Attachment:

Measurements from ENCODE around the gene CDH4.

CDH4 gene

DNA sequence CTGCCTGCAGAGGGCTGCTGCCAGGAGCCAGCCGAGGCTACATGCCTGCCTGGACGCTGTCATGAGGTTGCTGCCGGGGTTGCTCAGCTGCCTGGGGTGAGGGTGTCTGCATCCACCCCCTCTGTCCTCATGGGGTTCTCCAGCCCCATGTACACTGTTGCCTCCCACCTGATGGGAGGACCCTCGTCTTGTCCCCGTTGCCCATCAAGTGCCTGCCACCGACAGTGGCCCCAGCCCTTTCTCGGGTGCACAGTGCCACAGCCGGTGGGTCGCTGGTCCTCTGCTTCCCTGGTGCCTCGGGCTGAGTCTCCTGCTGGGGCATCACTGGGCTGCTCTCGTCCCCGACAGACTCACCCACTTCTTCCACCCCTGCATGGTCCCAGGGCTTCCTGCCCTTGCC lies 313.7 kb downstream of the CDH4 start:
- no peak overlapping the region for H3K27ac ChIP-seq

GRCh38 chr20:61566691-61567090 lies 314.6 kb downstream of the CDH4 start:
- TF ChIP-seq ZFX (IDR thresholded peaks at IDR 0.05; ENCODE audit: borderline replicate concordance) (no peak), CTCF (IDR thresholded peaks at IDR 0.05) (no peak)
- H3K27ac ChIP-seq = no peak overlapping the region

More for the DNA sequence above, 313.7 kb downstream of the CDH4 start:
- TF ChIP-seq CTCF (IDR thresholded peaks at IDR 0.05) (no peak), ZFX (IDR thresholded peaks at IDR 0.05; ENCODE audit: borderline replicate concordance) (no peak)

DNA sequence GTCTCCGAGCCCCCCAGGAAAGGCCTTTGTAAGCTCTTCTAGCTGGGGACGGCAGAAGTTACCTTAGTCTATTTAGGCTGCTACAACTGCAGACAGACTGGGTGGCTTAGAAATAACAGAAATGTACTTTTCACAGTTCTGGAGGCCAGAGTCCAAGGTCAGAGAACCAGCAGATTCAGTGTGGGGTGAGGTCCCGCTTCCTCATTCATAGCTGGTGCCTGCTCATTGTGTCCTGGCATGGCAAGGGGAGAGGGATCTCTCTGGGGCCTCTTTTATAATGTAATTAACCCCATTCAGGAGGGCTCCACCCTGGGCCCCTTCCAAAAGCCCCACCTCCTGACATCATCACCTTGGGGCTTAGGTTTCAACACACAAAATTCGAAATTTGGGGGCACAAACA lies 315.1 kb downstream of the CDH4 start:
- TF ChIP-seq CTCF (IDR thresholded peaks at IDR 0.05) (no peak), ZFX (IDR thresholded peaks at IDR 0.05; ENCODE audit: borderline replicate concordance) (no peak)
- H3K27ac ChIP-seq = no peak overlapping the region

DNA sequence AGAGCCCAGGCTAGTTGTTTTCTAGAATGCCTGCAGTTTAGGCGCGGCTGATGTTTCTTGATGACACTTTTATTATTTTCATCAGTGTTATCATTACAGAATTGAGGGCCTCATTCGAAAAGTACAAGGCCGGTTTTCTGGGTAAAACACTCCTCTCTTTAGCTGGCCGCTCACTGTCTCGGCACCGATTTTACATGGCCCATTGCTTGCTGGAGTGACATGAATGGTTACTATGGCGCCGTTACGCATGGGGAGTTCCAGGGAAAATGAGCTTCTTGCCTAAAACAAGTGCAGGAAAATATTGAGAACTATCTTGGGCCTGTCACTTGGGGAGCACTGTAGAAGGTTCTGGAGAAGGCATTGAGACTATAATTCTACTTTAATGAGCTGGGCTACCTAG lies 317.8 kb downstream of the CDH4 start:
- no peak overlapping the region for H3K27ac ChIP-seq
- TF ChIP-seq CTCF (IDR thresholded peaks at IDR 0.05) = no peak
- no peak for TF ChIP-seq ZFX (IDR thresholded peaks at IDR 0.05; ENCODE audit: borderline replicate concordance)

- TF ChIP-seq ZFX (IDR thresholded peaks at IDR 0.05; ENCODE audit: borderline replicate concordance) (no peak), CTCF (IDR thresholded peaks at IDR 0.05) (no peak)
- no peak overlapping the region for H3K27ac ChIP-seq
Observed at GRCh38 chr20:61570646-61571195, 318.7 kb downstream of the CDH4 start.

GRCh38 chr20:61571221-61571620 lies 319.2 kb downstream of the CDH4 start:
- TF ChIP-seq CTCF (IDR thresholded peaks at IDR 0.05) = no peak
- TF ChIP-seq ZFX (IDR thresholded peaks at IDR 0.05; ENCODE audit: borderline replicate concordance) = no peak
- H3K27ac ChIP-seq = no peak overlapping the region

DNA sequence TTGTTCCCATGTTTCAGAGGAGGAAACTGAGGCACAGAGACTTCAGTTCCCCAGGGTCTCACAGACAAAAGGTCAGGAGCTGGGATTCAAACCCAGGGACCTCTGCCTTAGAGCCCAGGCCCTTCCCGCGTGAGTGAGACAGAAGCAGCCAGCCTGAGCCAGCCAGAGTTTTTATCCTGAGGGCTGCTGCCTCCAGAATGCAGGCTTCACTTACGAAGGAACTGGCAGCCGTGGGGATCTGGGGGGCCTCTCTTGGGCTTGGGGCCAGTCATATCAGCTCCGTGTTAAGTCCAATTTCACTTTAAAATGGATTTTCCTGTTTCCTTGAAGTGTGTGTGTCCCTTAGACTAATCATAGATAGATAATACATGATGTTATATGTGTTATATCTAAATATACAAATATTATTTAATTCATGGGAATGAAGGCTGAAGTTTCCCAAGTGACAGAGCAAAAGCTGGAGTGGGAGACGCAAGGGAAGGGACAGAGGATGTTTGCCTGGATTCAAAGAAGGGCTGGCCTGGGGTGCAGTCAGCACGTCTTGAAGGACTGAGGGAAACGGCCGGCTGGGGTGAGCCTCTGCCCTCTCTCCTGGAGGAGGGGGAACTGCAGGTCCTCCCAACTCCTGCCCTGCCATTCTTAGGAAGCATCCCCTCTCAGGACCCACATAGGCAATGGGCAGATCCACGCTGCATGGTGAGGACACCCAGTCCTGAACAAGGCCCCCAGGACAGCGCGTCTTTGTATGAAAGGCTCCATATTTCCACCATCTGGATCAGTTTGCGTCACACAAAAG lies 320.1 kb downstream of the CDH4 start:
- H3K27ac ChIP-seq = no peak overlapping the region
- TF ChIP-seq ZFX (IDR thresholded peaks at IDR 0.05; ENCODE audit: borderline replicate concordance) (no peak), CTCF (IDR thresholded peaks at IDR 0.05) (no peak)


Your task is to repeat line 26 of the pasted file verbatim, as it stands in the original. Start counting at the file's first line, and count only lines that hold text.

- TF ChIP-seq ZFX (IDR thresholded peaks at IDR 0.05; ENCODE audit: borderline replicate concordance) (no peak), CTCF (IDR thresholded peaks at IDR 0.05) (no peak)